• Microsoft announced it will continue to provide updates to its security products (antimalware engine and signatures) for Windows XP users through July 14, 2015. Previously, the company said: “As a result, after April 8, 2014, technical assistance for Windows XP will no longer be available, including automatic updates that help protect your PC. Microsoft will also stop providing Microsoft Security Essentials for download on Windows XP on this date.” For consumers, this new announcement means Microsoft Security Essentials will continue to get updates after support ends for Windows XP. For enterprise customers, the same goes for System Center Endpoint Protection, Forefront Client Security, Forefront Endpoint Protection, and Windows Intune running on Windows XP. Microsoft needs to push consumers and businesses off of Windows XP to more secure products, and the best way to do that is to stick to its end of support date. Windows XP is over 12 years old and there are still so many millions of Windows XP users out there that leaving them completely vulnerable could cause more harm than good. The company is thus providing updates to its security products for an additional 15 months. In other words, while Windows XP will no longer be a supported operating system come April, companies will be at least partially protected.
  • There are reportedly 420,000 ATMs in the U.S. that still run Windows XP. As of April 8th ATMs running Windows XP will no longer receive regular security patches and won’t be in compliance with industry standards. Most machines that get upgraded will shift to Windows 7, an operating system that became available in October 2009. Some companies get a bit of a reprieve: For ATMs using a stripped-down version of XP known as Windows XP Embedded, which is less susceptible to virus and malware attacks. Banks are already purchasing extended support agreements from Microsoft. Microsoft is selling custom tech support agreements that extend the life of Windows XP, although the cost can soar quickly multiplying by a factor of five in the second year. JPMorgan is buying a one-year extension and will start converting its machines to Windows 7 in July about 3,000 of its 19,000 ATMs need enhancements before the process can begin. Wells Fargo says that the company is working with Microsoft and ATM manufacturers to upgrade its machines. The cost to upgrade a single ATM to Windows 7 can range from a few hundred dollars if its hardware is adequate to thousands of dollars if new components are required. ATMs whose operators ignore the deadline will continue to function they will just become more vulnerable to malware and other attacks against weaknesses discovered over time in Windows XP. The ATM industry has faced deadlines of this kind before new encryption standards became mandatory in 2002. In 2011 banks had to upgrade ATMs with audio technology to comply with the Americans With Disabilities Act.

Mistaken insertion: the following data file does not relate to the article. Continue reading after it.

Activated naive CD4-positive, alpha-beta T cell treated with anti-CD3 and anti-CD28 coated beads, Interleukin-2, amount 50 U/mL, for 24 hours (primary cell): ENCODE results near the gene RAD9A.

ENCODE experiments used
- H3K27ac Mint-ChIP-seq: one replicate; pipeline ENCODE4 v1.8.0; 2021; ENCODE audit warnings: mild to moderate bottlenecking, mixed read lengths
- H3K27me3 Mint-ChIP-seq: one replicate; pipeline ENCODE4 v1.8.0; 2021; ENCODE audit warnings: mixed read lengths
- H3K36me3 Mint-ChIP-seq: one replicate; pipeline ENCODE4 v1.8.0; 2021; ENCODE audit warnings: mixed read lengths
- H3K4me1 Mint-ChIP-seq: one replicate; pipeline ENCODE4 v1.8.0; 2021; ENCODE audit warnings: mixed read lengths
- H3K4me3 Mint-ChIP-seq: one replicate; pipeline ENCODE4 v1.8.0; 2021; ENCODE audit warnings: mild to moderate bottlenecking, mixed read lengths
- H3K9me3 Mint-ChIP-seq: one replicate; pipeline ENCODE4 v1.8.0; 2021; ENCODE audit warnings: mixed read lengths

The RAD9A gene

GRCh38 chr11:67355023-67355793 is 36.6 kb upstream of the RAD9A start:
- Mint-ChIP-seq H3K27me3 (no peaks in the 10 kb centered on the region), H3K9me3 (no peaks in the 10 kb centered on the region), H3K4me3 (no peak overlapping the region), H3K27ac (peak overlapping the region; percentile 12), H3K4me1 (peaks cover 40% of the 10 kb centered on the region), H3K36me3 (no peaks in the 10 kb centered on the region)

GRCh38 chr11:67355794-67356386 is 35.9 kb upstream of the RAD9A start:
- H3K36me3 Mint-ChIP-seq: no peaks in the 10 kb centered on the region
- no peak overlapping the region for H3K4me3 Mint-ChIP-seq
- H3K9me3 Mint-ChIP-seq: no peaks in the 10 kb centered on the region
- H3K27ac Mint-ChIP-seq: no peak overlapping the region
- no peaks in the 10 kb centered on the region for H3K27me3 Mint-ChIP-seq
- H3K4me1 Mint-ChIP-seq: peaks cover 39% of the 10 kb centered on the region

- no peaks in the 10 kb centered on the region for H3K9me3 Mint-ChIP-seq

• November 2, 2012